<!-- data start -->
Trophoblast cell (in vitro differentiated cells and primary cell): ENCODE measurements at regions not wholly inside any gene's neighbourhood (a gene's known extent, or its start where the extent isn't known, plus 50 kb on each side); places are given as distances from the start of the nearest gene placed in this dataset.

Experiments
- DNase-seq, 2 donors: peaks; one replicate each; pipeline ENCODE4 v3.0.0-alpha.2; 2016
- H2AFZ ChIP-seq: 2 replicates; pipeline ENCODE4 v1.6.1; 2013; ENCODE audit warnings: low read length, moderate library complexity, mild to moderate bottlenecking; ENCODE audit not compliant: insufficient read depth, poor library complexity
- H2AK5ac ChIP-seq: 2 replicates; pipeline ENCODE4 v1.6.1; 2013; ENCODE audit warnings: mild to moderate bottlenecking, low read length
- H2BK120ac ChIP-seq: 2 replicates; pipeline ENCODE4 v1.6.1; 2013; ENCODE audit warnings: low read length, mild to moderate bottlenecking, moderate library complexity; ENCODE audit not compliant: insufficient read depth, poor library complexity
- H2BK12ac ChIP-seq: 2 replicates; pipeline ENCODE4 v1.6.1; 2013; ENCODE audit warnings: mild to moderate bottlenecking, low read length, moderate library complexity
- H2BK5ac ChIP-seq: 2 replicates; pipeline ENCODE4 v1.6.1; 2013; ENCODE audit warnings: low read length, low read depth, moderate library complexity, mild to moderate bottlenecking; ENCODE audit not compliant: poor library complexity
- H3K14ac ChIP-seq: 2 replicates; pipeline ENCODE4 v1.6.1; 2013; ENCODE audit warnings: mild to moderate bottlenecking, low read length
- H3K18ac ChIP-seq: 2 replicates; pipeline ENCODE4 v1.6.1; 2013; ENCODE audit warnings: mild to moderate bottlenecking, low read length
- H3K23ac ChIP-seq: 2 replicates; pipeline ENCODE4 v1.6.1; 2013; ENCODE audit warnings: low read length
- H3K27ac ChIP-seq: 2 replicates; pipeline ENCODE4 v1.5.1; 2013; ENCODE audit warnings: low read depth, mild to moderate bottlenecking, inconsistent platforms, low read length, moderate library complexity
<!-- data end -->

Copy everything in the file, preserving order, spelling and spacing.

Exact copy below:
Trophoblast cell (in vitro differentiated cells and primary cell): ENCODE measurements at regions not wholly inside any gene's neighbourhood (a gene's known extent, or its start where the extent isn't known, plus 50 kb on each side); places are given as distances from the start of the nearest gene placed in this dataset.

Experiments
- DNase-seq, 2 donors: peaks; one replicate each; pipeline ENCODE4 v3.0.0-alpha.2; 2016
- H2AFZ ChIP-seq: 2 replicates; pipeline ENCODE4 v1.6.1; 2013; ENCODE audit warnings: low read length, moderate library complexity, mild to moderate bottlenecking; ENCODE audit not compliant: insufficient read depth, poor library complexity
- H2AK5ac ChIP-seq: 2 replicates; pipeline ENCODE4 v1.6.1; 2013; ENCODE audit warnings: mild to moderate bottlenecking, low read length
- H2BK120ac ChIP-seq: 2 replicates; pipeline ENCODE4 v1.6.1; 2013; ENCODE audit warnings: low read length, mild to moderate bottlenecking, moderate library complexity; ENCODE audit not compliant: insufficient read depth, poor library complexity
- H2BK12ac ChIP-seq: 2 replicates; pipeline ENCODE4 v1.6.1; 2013; ENCODE audit warnings: mild to moderate bottlenecking, low read length, moderate library complexity
- H2BK5ac ChIP-seq: 2 replicates; pipeline ENCODE4 v1.6.1; 2013; ENCODE audit warnings: low read length, low read depth, moderate library complexity, mild to moderate bottlenecking; ENCODE audit not compliant: poor library complexity
- H3K14ac ChIP-seq: 2 replicates; pipeline ENCODE4 v1.6.1; 2013; ENCODE audit warnings: mild to moderate bottlenecking, low read length
- H3K18ac ChIP-seq: 2 replicates; pipeline ENCODE4 v1.6.1; 2013; ENCODE audit warnings: mild to moderate bottlenecking, low read length
- H3K23ac ChIP-seq: 2 replicates; pipeline ENCODE4 v1.6.1; 2013; ENCODE audit warnings: low read length
- H3K27ac ChIP-seq: 2 replicates; pipeline ENCODE4 v1.5.1; 2013; ENCODE audit warnings: low read depth, mild to moderate bottlenecking, inconsistent platforms, low read length, moderate library complexity